Welp, back to work.
Back to punching a clock and slinging boxes.
I’m not bitching. Work’s work. But it’s hard. It’s thankless. And I work with a lot of people that struggle with money issues.
I used to listen to Adam Carolla’s podcast. Thinking back on it now, the man lives in a different universe which is why I quit listening to him. He’s part of that “persecuted millionaire” mindset….constantly whining that he gets taxed too much. Mind you, he’s the king of gripe and seems to embody this “first-world problems” image. That’s what he made his name on.
But the man is 6’2. White. Lives (and was born and raised) in LA. And genuinely seems to hate poor people.
He claims that he was born poor. Which I don’t doubt, but both his parents were (are) college educated. They just seemed to have neglected him growing up. Nevertheless, this seems to be the source of his disdain for anyone that makes less money than him.
Millionaires and billionaires share this common gripe…they get taxed too much. And then you see their 20,000 square feet mansions, their Aston Martins, private jets, private education for their children, and Tom Ford suits and wonder “what am I missing?”. Meanwhile, there are those that work 60 hours a week and can’t pay the rent. The rich bitch about those people, saying “If only they spent their money on other things”. Then the poor sees the rich spending their money of frivolous shit, and wonder why they can’t pay their employees (who actually make the money that goes into the pockets of the rich).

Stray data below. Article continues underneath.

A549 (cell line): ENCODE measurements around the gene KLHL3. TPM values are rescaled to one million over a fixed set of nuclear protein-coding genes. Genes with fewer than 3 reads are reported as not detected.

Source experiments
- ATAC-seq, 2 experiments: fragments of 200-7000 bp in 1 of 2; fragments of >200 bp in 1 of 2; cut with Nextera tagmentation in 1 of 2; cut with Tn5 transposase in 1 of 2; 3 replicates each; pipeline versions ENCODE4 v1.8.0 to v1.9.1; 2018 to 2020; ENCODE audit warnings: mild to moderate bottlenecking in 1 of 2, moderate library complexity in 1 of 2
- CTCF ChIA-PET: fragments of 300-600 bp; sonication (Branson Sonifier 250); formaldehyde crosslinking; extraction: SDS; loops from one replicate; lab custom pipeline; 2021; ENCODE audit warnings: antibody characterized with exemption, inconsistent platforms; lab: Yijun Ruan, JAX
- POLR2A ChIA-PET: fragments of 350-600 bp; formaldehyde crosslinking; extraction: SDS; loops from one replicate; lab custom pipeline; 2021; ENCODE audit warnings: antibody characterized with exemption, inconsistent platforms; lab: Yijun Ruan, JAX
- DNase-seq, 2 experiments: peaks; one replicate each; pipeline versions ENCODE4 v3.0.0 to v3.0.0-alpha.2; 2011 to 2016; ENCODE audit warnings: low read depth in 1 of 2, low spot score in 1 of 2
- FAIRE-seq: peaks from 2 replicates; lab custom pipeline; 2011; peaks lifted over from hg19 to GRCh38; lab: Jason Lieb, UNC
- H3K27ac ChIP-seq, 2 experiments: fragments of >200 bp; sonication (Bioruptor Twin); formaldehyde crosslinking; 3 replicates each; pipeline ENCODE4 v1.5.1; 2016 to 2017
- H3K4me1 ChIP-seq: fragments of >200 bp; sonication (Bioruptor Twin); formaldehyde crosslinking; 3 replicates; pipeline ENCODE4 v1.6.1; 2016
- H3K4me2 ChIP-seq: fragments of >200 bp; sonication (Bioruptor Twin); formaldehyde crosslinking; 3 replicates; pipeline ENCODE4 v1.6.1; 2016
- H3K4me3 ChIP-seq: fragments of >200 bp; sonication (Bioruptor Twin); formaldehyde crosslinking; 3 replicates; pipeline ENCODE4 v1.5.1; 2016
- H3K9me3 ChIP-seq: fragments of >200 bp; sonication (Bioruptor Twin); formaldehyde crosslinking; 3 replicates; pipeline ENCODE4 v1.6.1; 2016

I won’t say that capitalism is a religion…but it certainly mimics it. The “Invisible Hand” as this spirit that makes all things possible. The worship of money that blessed the ruling class over the workers.
The American Doctrine states that everyone SHOULD pursue wealth. Anyone can be made rich, given enough “hard work” and “dedication”…the two pious virtues on which this country was built. In fact, it’s every American’s civic duty to pursue this end. To pursue that yacht, to pursue that private jet. That’s why this world turns.
We don’t need “for the betterment of all”, that’s for the idealists. Progress is only initiated through self-interest. Under this Doctrine, everyone can win.